1. The petitioner Mohammad Raihan had applied for a stage carriage permit which was rejected by the Regional Transport Authority, Meerut. An appeal was filed to the State Transport Authority and the decision of the Regional Transport Authority was confirmed by the State Transport Authority. An application under Article 226 of the Constitution was thereafter filed in this Court for a writ of certiorari quashing the order o the Regional Transport Authority refusing the stage carriage permit to the petitioner and also for a mandamus commanding the Regional Transport Authority to grant a permit in favour of the applicant.
By my order dated 25-2-1955, the petition was allowed, the order of the Regional Transport Authority was quashed and the Regional Transport Authority was directed to Consider the application of the petitioner for the grant of a permit and it was directed further not to reject it on the ground that there was adequate transport service on the route. The application remained pending for some time and no orders were passed by the Regional Transport Authority. Thereafter an application was made on 25-7-1955 to this Court praying that a direction be issued to the Regional Transport Authority to carry out the orders and directions of this Court.
The Standing Counsel however, took time to take the necessary instructions from his client. On a subsequent date, the Standing Counsel gave an undertaking that the application would be disposed of by the Regional Transport Authority by 21-10-1955. Thereafter on 18-10-1955, the Regional Transport Authority rejected again the petitioner's application for a permit and an application was made to this Court praying that the reliefs claimed in the Misc. Appln. made on 25-7-1955, which was numbered as 1127 of 1955 (All) (A) be allowed to be amended.
By amendment it was prayed that the order of the Regional Transport Authority dated 18-10-1955 refusing the permit to the petitioner be quashed and further a writ of mandamus be issued commanding the opposite party to grant a permit to the petitioner. Notice was issued to the opposite parties, the State of Uttar Pradesh and the Regional Transport Authority, Meerut and the Standing Counsel took time to file a counter-affidavit. A counter-affidavit was filed on behalf of the State and the Regional Transport Authority.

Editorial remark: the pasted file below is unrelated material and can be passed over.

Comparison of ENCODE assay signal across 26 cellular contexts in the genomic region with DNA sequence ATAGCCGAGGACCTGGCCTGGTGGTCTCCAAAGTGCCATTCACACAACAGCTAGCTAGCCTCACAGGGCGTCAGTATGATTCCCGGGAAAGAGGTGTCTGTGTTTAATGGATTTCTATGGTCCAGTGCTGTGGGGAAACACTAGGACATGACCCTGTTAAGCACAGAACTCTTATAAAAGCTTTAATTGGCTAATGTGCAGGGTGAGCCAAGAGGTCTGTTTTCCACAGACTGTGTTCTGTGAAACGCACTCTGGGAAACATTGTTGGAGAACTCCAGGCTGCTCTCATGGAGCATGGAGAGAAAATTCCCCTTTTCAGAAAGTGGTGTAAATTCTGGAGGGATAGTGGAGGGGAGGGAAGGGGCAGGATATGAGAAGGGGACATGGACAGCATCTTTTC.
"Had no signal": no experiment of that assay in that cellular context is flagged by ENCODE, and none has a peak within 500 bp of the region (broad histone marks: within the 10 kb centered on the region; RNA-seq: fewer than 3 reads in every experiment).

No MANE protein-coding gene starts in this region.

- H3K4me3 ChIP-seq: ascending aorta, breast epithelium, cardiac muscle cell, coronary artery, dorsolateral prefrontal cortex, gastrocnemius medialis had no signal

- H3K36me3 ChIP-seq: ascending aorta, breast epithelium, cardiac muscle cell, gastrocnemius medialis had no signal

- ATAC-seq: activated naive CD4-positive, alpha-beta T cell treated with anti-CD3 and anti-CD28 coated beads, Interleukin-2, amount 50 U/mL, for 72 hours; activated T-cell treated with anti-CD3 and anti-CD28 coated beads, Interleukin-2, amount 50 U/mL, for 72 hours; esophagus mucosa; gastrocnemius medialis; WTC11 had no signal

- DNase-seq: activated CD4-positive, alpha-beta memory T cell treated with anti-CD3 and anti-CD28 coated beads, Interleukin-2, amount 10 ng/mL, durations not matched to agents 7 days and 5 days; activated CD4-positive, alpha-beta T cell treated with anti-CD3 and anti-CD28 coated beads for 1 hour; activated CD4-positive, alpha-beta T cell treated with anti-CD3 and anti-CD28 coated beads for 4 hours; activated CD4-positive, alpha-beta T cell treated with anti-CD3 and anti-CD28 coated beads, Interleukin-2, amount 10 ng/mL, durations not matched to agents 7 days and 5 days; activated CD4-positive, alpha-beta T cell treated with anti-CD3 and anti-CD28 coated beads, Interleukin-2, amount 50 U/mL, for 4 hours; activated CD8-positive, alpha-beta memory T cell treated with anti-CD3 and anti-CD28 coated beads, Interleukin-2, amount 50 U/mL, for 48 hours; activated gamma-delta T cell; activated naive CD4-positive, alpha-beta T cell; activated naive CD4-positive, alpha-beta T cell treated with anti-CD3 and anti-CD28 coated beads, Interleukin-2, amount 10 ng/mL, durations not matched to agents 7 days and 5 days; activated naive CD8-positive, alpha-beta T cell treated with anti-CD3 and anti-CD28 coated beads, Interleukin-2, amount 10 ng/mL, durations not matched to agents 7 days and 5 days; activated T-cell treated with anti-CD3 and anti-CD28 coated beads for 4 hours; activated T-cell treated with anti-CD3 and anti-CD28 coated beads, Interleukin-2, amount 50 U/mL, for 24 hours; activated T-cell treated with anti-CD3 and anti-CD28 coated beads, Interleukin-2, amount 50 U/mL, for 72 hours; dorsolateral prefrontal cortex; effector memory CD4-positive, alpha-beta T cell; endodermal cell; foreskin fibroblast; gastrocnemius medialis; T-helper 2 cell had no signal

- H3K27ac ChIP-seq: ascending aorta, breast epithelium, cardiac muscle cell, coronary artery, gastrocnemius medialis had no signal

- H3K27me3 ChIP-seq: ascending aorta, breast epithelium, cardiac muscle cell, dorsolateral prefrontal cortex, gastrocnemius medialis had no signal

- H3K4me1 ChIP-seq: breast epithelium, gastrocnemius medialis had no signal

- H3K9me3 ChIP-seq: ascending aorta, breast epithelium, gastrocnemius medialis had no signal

The Regional Transport Authority in its order elated 18-10-1955 has stated that as another writ petition filed by Ved Singh Sohan Vir Singh, which was of similar nature, was pending before the Luck-now Bench, the consideration of the petitioner's application was postponed till the final decision in that petition. The petition before the Lucknow Bench was disposed of on 2-7-1955 and thereafter the present application was considered.
The Regional Transport Authority further remarked that there were two vacancies on the route and two buses on temporary permits were plying against those vacancies. As the applicant was only a driver and not even a recently displaced operator, his application could not be granted. It was observed by the Regional Transport Authority that there were many others who were recently displaced operators and had more experience and claim than the applicant. It was, therefore, not in the public interest to grant a permit to the applicant who was a fresh comer as against those who were old operators and had a longer standing and experience.
As there were no suitable applicants the application was rejected. A counter-affidavit has been filed in which it is stated that the Regional Transport Authority, after consideration, has rejected the application of the petitioner on merits and has exercised its discretion bona fide.
The main contention raised by the petitioner in the present petition is that the application of the petitioner has been rejected on grounds which are extraneous to the considerations under the Act. Section 47, Motor Vehicles Act provides:
'47 (1). A Regional Transport Authority shall in deciding whether to grant or refuse a stage carriage permit, have regard to the following matters namely:
(a) the interest of the public generally;
(b) the advantages to the public of the service to be provided, including the saving of time likely to be effected thereby and any convenience arising from journeys not being broken;
(c) the adequacy of existing road passenger transport services between the places to be served, the fares charged by those services and the effect upon those services of the service proposed;
(d) the benefit to any particular locality or localities likely to be afforded by the service;
(e) the operation by the applicant of other transport services and in particular of unremunerative services in conjunction with remunerative services; and